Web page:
Using images from the University of North Carolina at Chapel Hill’s New York Academy of Medicine Collection of International Medical Theses, the exhibit “Medicine in Paris: 1801-1971” provides insight into the medical culture of an increasingly industrial and cosmopolitan Paris from the wake of the French Revolution to after the May 1968 student protests. We have selected over 250 lithographs, photographs, and radiographs from the collection to illustrate the history and development of clinical medicine in Paris during this tumultuous period, which spans three major wars (Franco-Prussian, WWI, and WWII) and countless scientific discoveries and significant inventions. Sometimes poignant and humanistic, sometimes brutally clinical,6 these images are a window into the lives—and sometimes deaths—of real people treated at Paris clinics and hospitals in the 19th and early 20th centuries. Each of the 13 galleries tells the story of a medical specialty through the doctors, patients, and tools that influenced it. Names of doctors whose theses are part of UNC-Chapel Hill's collection appear in bold.
In the 19th century, the University of Paris was at the forefront of medicine. From the chaos of Revolution rose a radically changed institution, newly dedicated to scientific innovation, public health and social service, and the practical education of aspiring medical professionals regardless of their social class.
Under the Ancien Régime, medical education had been lecture-based and theoretical; cadavers for dissection were difficult to obtain, and students who wanted firsthand clinical experience with living patients had to seek it out themselves.1 The French Revolution (1789-99) radically restructured most aspects of French society, including the course of a medical education; under the new government, new emphasis would be placed on hands-on practical training in the anatomy theater and in the hospital, where students worked directly with living patients as well as with the bodies of dead ones.2 When it was time to write their medical theses, students drew on their clinical experiences, writing detailed accounts of patients they had observed and treated, sometimes supplemented with lithographs or (later) photographs of those patients.
Because medical education was now based in large government-sponsored hospitals, Parisian doctors routinely saw patients from all social classes and became intimately familiar with the particular public health crises of urbanization and industrialization: infectious diseases like tuberculosis, influenza, and cholera; diseases of pollution and malnutrition, like rickets and emphysema; and cataclysmic bone injuries from industrial accidents.3 Furthermore, the new system, which allowed doctors to personally oversee hundreds or even thousands of cases of particular diseases and conditions, led to increased specialization.4 At the start of the 19th century, a doctor was—more or less—a doctor; at the end of the century, a doctor might be an obstetrician or ophthalmologist or neurologist.5
- Brockliss, "Before the Clinic," 74-5; 82-5; Gelfand, Professionalizing Modern Medicine, 97. For the decline of the Paris Clinical School, see Warner, "Paradigm Lost or Paradise Declining?", 337 and following. The traditional dates given for the Golden Age of Paris medicine are 1815 (the beginning of a period of political stability following Napoleon's defeat at Waterloo) to roughly 1850, when German medical schools rose to greater prominence. A bitter intellectual and socio-political rivalry arose between France and Germany in the second half of the 19th century, perhaps best encapsulated by the very public conflict between Robert Koch and Louis Pasteur.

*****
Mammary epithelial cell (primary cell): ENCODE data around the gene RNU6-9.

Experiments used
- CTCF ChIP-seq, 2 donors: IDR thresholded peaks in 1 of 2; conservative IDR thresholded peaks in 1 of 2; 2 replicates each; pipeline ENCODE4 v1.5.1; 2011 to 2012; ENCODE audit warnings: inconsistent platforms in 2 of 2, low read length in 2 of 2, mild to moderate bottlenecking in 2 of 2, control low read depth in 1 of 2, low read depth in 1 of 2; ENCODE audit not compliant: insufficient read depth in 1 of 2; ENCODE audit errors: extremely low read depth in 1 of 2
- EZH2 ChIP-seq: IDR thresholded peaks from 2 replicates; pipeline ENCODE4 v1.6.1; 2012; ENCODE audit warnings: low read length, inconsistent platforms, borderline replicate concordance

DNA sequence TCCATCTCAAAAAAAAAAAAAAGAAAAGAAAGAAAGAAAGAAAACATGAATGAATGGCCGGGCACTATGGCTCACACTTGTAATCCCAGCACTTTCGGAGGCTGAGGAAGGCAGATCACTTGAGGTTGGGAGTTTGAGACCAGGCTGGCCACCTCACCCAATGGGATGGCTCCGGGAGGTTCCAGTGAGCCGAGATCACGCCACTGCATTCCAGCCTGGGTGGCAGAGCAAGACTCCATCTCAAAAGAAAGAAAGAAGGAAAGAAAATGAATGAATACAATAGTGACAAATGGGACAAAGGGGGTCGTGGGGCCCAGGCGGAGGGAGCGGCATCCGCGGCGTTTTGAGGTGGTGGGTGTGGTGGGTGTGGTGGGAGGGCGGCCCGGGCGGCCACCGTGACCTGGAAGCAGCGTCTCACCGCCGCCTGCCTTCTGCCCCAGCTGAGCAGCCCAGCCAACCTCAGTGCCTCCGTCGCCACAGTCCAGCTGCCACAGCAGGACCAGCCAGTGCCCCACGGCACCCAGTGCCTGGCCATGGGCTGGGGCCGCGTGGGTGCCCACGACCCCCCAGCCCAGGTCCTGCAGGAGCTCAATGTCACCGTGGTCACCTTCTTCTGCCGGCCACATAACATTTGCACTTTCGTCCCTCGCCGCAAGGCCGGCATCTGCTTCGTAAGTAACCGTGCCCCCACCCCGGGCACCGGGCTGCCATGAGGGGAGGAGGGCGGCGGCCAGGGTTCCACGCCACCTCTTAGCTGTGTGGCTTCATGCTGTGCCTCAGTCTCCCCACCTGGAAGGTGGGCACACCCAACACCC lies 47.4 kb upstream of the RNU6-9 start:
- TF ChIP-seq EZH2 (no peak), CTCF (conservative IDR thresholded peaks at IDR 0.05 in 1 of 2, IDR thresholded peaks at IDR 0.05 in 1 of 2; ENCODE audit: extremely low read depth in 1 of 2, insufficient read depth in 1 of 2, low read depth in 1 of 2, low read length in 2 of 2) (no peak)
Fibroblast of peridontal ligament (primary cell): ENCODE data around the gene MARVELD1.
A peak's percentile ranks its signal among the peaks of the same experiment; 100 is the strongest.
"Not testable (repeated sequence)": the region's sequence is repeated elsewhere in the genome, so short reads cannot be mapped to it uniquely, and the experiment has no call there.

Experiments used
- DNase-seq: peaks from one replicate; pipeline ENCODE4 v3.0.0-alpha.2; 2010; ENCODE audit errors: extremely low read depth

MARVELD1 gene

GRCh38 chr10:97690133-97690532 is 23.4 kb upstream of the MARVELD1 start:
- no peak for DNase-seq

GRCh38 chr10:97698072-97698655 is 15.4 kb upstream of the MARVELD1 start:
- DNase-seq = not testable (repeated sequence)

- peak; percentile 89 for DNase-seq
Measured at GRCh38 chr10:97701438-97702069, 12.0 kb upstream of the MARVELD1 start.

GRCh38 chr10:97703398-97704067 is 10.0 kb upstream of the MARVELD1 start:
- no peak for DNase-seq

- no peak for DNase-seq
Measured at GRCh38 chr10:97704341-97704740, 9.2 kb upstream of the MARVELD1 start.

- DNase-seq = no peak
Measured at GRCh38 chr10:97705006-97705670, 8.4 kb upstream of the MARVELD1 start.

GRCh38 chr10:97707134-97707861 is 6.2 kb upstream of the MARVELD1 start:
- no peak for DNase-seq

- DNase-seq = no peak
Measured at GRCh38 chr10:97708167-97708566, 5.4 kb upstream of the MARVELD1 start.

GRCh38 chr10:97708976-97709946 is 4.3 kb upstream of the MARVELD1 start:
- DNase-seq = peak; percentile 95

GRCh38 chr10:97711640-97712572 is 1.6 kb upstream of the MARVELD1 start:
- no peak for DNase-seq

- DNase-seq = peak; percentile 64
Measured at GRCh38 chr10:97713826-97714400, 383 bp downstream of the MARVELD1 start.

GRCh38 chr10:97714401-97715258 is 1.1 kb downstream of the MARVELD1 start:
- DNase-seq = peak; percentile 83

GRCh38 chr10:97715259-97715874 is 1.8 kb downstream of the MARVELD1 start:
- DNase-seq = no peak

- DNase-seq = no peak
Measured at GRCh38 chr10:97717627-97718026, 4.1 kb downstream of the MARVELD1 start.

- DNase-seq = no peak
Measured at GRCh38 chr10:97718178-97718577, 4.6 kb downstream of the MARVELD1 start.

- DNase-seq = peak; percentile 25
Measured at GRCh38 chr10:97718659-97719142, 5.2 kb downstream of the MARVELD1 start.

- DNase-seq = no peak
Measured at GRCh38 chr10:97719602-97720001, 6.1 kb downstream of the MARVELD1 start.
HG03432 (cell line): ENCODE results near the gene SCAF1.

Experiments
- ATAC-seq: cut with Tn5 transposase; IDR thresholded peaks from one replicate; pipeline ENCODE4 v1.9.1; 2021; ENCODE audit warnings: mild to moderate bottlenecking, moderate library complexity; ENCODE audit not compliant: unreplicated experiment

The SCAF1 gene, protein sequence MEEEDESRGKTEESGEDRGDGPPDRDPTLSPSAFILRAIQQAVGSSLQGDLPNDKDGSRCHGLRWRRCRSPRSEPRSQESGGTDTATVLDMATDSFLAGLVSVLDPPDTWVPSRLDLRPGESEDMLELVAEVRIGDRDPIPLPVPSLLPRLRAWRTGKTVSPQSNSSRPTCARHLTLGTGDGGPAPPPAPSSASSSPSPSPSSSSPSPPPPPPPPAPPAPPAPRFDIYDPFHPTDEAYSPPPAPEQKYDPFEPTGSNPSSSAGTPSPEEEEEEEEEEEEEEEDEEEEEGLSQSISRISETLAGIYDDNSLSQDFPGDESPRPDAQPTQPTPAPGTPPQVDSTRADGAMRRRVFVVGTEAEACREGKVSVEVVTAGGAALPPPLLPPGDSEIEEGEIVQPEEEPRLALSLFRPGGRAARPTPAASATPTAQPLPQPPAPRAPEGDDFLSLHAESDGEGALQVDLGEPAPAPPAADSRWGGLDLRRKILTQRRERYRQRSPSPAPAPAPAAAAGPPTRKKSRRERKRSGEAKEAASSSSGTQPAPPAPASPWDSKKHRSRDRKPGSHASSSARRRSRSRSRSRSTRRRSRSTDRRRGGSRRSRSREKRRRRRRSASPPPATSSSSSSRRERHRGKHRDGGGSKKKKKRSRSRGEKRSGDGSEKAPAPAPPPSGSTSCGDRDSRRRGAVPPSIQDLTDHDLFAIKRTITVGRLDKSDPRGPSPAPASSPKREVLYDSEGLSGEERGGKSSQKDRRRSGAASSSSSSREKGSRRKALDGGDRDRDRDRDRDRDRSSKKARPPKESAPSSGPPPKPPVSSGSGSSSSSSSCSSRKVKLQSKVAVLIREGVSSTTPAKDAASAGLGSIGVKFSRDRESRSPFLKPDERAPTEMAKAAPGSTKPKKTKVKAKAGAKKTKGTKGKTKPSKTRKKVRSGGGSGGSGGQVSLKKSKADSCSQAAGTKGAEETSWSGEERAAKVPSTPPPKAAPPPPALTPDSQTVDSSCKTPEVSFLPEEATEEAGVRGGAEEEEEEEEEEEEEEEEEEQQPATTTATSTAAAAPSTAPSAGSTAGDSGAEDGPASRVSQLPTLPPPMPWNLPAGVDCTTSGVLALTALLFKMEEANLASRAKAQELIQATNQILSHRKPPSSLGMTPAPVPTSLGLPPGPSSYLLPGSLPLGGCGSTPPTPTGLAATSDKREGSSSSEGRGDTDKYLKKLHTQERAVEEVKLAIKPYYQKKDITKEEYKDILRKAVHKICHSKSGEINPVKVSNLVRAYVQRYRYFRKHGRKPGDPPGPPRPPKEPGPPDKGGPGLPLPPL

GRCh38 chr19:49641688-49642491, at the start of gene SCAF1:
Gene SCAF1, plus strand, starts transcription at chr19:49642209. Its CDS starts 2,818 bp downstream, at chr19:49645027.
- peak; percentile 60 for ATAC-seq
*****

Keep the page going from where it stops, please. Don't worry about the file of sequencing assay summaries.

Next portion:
- La Berge and Hannaway, "Paris Medicine," 1-2; Gelfand, Professionalizing, 156, 173-176; Weiner, The Citizen-Patient, 181-183.
- See La Berge, Mission and Method, 18-26; Weiner, The Citizen-Patient, 45 and following.
- See Weisz, "The Emergence of Medical Specialization."
- Though perhaps not yet by those names.
- For more about the complex, ugly-beautiful aesthetic of medical iconography of the 19th century, see Barnett, The Sick Rose, and Jacyna, "Pious Pathology."
Bibliography & Further Reading
- Barnett, Richard. The Sick Rose or; Disease and the Art of Medical Illustration. Thames & Hudson, 2014.
- Brockliss, L.W.B. "Before the Clinic: French Medical Teaching in the Eighteenth Century" in Constructing Paris Medicine, edited by Caroline Hannaway and Ann La Berge. Rodopi, 1998: 71-116.
- Gelfand, Toby. Professionalizing Modern Medicine: Paris Surgeons and Medical Science and Institutions in the 18th Century. Greenwood Press, 1980.
- Harvey, Joy. "'Faithful to its old traditions'? Paris Clinical Medicine from the Second Empire to the Third Republic (1848-1872)" in Constructing Paris Medicine, edited by Caroline Hannaway and Ann La Berge. Rodopi, 1998: 313-335.
- Jacyna, L.S. "Pious Pathology: J.-L. Alibert's Iconography of Disease" in Constructing Paris Medicine, edited by Caroline Hannaway and Ann La Berge. Rodopi, 1998: 185-220.
- La Berge, Ann. Mission and Method: The early nineteenth-century French public health movement. Cambridge University Press, 1992.
- La Berge, Ann and Caroline Hannaway. "Paris Medicine: Perspectives Past and Present" in Constructing Paris Medicine, edited by Caroline Hannaway and Ann La Berge. Rodopi, 1998: 1-69.
- Warner, John Harley. "Paradigm Lost or Paradise Declining? American Physicians and the 'Dead End' of the Paris Clinical School" in Constructing Paris Medicine, edited by Caroline Hannaway and Ann La Berge. Rodopi, 1998: 337-383.
- Weiner, Dora B. The Citizen-Patient in Revolutionary and Imperial Paris. Johns Hopkins University Press, 1993.
- Weisz, George. "The Emergence of Medical Specialization in the Nineteenth Century." Bulletin of the History of Medicine 77 (2003): 536-575. https://www.mcgill.ca/ssom/files/ssom/MedicalSpecialization.pdf